• Bill Thomas, Leadership |

The last International Women’s Day on March 8, 2020—one year ago—seems distant today. Most of the world had not entered lockdown, and only three days later, the WHO would declare COVID-19 a pandemic. Then everything changed and the world has faced unyielding challenge and hardship since.

A defining moment

The pandemic hasn’t spared many. Everyone has been affected somehow. But that is especially true for women, whom according to a report by UN Women (PDF 423 KB), are bearing more of the unpaid workload than men. With everyone at home, it is women who are spending the bulk of time teaching children, providing care for the elderly and handling more domestic chores. Increasingly, it looks like many of the gains women have made in the workforce over the past years and decades are being undone by the pandemic—in months.

Thankfully, according to a study we conducted at KPMG, more than 40% of the female business leaders (PDF 332 KB) do not believe that gains lost recently will be made permanent. But that still leaves a majority who think otherwise or are undecided. On a list of many concerns, including climate change, income inequality and racial injustice, how we make sure that gender equality remains a priority as we rebuild our society and communities must be addressed.

Progress is possible (and even more so)

During the pandemic, change has happened at speeds that were once impossible. Leadership is learning more about their people and organizations. And many workforces are more connected than ever, even if they are all at home—an unintended irony taught by the power of technology.

The moment has created a window of limitless creativity and resilience, and an opening to reimagine how, where and why people do their work. It’s in part, why corporates have rallied behind ESG—making the problems of today part of boardroom conversations across the world. Right now, businesses are looking to refocus their business models and organizations to adapt to the (harsh) realities of today and be part of the underlying solutions. That’s promising. And because of it, I am more optimistic that even though the past year will leave a great scar on history, it will also propel progress forward. For women. For inequality. And for social justice.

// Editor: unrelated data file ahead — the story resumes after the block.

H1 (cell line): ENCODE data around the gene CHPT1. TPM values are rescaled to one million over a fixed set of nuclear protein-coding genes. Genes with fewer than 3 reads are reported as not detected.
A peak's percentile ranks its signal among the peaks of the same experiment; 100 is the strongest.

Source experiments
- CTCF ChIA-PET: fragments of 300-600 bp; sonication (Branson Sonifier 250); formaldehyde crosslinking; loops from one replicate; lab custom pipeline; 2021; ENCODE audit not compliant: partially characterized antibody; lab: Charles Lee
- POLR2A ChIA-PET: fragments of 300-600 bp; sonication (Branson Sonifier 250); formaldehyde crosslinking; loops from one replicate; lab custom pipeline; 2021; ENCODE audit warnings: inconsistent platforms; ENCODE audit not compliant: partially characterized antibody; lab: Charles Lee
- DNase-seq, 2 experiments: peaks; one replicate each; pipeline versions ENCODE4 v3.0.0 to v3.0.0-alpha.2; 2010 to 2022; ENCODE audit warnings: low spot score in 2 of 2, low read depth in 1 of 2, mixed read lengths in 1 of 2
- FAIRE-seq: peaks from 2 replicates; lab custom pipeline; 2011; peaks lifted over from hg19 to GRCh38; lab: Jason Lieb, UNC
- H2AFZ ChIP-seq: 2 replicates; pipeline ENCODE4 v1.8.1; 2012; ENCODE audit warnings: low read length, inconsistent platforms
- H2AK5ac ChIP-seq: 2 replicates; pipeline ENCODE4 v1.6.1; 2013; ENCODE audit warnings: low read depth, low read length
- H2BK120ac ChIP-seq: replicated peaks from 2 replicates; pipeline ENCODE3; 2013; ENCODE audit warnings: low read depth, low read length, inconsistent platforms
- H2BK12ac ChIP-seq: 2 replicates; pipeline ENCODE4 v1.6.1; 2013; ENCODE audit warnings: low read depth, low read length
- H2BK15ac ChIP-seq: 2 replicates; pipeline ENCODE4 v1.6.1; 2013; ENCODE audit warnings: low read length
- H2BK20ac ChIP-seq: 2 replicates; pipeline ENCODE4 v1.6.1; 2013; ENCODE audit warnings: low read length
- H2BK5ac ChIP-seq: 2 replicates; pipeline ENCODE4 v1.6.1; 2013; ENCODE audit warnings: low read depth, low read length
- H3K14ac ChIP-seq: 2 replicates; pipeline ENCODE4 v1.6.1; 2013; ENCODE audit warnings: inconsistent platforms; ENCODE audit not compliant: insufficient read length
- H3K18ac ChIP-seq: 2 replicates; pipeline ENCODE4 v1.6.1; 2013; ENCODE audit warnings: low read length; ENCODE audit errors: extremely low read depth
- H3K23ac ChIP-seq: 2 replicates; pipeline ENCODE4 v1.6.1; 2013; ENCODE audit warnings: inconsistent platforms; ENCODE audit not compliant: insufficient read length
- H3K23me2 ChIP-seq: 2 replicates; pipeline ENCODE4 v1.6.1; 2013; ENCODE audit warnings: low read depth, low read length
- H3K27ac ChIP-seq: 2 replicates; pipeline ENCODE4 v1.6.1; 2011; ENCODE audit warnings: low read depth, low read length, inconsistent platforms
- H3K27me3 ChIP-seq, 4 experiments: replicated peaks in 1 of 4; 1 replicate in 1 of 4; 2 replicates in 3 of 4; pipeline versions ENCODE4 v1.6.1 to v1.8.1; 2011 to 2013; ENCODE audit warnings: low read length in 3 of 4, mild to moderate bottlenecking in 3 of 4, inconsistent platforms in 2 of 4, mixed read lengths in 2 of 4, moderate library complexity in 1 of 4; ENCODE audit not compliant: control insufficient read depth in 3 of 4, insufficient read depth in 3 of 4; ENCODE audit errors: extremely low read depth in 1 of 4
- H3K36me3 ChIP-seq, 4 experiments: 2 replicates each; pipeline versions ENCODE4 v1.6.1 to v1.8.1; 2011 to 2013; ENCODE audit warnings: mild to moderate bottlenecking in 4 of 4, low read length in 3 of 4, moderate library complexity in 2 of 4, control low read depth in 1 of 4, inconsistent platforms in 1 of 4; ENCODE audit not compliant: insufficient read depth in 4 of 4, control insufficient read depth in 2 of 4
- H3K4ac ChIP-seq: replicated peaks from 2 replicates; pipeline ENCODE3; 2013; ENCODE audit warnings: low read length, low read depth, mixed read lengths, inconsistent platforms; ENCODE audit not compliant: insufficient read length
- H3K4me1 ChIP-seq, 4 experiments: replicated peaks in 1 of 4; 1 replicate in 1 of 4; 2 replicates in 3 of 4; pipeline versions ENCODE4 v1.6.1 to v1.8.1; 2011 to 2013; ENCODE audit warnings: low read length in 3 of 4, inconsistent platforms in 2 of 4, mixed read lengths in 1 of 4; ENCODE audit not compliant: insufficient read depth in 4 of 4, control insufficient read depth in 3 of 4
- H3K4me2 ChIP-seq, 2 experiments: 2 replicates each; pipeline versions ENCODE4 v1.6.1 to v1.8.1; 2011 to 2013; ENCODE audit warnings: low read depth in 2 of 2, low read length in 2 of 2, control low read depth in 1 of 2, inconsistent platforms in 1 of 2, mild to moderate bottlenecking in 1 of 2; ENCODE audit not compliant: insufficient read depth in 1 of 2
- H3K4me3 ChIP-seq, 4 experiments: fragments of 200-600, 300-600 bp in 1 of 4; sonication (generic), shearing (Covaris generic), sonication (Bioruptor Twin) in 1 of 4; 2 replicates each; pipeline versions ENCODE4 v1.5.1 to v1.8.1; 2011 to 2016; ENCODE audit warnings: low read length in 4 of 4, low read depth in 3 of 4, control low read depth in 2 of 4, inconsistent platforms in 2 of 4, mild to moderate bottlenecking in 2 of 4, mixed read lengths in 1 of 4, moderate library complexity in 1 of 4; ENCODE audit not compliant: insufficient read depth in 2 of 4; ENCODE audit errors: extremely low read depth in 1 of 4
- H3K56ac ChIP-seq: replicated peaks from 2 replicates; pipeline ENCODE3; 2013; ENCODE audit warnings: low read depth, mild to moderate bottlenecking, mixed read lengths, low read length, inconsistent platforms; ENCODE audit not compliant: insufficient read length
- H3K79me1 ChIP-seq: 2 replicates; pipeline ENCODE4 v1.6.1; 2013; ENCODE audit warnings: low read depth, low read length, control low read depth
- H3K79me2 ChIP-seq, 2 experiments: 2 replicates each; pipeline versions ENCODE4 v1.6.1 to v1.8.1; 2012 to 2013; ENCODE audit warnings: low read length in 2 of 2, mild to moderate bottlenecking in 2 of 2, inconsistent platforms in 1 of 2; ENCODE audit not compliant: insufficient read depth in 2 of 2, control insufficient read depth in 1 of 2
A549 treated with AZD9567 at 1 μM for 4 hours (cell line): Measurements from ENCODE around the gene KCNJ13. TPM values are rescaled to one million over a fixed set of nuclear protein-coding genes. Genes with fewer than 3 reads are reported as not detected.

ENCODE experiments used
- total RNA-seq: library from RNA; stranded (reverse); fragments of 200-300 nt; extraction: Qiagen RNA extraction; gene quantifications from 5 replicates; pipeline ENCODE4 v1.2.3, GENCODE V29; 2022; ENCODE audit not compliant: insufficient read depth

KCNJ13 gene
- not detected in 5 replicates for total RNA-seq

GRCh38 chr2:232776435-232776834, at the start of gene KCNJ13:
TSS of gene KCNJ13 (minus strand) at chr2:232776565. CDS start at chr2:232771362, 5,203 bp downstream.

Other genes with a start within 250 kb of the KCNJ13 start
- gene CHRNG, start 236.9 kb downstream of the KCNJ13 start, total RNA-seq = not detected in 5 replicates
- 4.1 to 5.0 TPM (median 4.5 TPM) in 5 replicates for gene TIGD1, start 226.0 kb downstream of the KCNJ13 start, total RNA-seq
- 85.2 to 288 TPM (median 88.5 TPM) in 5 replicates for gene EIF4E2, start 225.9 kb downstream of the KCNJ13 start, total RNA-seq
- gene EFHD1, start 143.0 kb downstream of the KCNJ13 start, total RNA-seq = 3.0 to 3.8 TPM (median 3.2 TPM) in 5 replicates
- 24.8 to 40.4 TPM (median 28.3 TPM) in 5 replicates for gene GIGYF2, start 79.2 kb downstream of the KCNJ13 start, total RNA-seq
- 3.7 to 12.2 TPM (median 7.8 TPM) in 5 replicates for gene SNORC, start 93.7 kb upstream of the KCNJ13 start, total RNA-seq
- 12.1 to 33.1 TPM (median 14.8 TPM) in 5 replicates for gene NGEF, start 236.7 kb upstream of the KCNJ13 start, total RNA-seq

We can shape the change

In many ways, because of this pandemic our chance is now. There has never been a moment like this, and there may never be another. Progress on gender equality has been agonizingly slow, even when it makes so much sense, even when it is the right thing to do—in business, in government, in our communities, in all parts of our lives. 

And there’s a lot to do—a fact brought home to me after speaking with Eliane Momesso, a colleague of mine in KPMG’s Brazilian firm, who was working with the NGO community there. By simply asking how KPMG can help, Eliane’s team set out a plan for five main areas where we could assist. This included, among other things, the delivery of almost 52 tons of food and 35,000 hygiene items to directly help nearly 15,000 people.

But if we want a better world, we must build it—like Eliane. That’s why it’s up to all of us working together. To forge our confidence because we know what is right, and to empower change because we know what we want.

Thank you to all women for being who you are and doing what you do. On this International Women’s Day, KPMG proudly stands with you and will help build the future we all want. #ChoosetoChallenge.

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